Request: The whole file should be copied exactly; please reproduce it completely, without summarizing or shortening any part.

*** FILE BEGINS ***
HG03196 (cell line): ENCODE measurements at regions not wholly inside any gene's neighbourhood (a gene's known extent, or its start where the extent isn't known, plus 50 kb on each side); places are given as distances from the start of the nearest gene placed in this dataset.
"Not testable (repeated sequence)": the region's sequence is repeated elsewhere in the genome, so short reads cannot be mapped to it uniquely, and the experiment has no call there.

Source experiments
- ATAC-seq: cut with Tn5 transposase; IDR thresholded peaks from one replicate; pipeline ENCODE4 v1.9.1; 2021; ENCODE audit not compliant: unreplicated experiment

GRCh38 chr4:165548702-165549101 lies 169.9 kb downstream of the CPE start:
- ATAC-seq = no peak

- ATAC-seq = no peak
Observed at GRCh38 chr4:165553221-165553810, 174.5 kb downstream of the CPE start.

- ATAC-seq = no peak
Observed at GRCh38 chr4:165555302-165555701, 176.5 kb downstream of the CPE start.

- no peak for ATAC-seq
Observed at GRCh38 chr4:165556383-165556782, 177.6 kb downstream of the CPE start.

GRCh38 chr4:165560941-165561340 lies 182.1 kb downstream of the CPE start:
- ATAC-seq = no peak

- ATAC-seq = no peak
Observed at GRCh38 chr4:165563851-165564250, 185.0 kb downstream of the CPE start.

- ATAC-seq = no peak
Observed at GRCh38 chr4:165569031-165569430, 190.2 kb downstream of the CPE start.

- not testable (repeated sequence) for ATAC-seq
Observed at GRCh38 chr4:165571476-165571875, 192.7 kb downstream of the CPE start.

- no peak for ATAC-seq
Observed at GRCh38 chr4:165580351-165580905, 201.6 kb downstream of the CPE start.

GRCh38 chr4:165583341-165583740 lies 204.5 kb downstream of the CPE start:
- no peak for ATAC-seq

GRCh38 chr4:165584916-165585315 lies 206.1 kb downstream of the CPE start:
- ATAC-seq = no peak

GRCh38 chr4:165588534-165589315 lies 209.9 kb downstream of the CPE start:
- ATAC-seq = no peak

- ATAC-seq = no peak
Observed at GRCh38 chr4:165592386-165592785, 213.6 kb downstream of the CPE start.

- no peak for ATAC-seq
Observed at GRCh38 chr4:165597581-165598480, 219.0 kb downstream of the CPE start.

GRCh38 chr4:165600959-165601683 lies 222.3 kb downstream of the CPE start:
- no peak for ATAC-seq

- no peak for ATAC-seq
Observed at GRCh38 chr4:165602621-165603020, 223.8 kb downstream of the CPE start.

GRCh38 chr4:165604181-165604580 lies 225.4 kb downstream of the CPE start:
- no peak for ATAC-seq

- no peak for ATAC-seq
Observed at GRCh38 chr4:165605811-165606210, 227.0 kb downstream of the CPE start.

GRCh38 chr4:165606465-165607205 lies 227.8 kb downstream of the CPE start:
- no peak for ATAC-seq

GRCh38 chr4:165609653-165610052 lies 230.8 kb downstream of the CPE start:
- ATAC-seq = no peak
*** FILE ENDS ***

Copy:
HG03196 (cell line): ENCODE measurements at regions not wholly inside any gene's neighbourhood (a gene's known extent, or its start where the extent isn't known, plus 50 kb on each side); places are given as distances from the start of the nearest gene placed in this dataset.
"Not testable (repeated sequence)": the region's sequence is repeated elsewhere in the genome, so short reads cannot be mapped to it uniquely, and the experiment has no call there.

Source experiments
- ATAC-seq: cut with Tn5 transposase; IDR thresholded peaks from one replicate; pipeline ENCODE4 v1.9.1; 2021; ENCODE audit not compliant: unreplicated experiment

GRCh38 chr4:165548702-165549101 lies 169.9 kb downstream of the CPE start:
- ATAC-seq = no peak

- ATAC-seq = no peak
Observed at GRCh38 chr4:165553221-165553810, 174.5 kb downstream of the CPE start.

- ATAC-seq = no peak
Observed at GRCh38 chr4:165555302-165555701, 176.5 kb downstream of the CPE start.

- no peak for ATAC-seq
Observed at GRCh38 chr4:165556383-165556782, 177.6 kb downstream of the CPE start.

GRCh38 chr4:165560941-165561340 lies 182.1 kb downstream of the CPE start:
- ATAC-seq = no peak

- ATAC-seq = no peak
Observed at GRCh38 chr4:165563851-165564250, 185.0 kb downstream of the CPE start.

- ATAC-seq = no peak
Observed at GRCh38 chr4:165569031-165569430, 190.2 kb downstream of the CPE start.

- not testable (repeated sequence) for ATAC-seq
Observed at GRCh38 chr4:165571476-165571875, 192.7 kb downstream of the CPE start.

- no peak for ATAC-seq
Observed at GRCh38 chr4:165580351-165580905, 201.6 kb downstream of the CPE start.

GRCh38 chr4:165583341-165583740 lies 204.5 kb downstream of the CPE start:
- no peak for ATAC-seq

GRCh38 chr4:165584916-165585315 lies 206.1 kb downstream of the CPE start:
- ATAC-seq = no peak

GRCh38 chr4:165588534-165589315 lies 209.9 kb downstream of the CPE start:
- ATAC-seq = no peak

- ATAC-seq = no peak
Observed at GRCh38 chr4:165592386-165592785, 213.6 kb downstream of the CPE start.

- no peak for ATAC-seq
Observed at GRCh38 chr4:165597581-165598480, 219.0 kb downstream of the CPE start.

GRCh38 chr4:165600959-165601683 lies 222.3 kb downstream of the CPE start:
- no peak for ATAC-seq

- no peak for ATAC-seq
Observed at GRCh38 chr4:165602621-165603020, 223.8 kb downstream of the CPE start.

GRCh38 chr4:165604181-165604580 lies 225.4 kb downstream of the CPE start:
- no peak for ATAC-seq

- no peak for ATAC-seq
Observed at GRCh38 chr4:165605811-165606210, 227.0 kb downstream of the CPE start.

GRCh38 chr4:165606465-165607205 lies 227.8 kb downstream of the CPE start:
- no peak for ATAC-seq

GRCh38 chr4:165609653-165610052 lies 230.8 kb downstream of the CPE start:
- ATAC-seq = no peak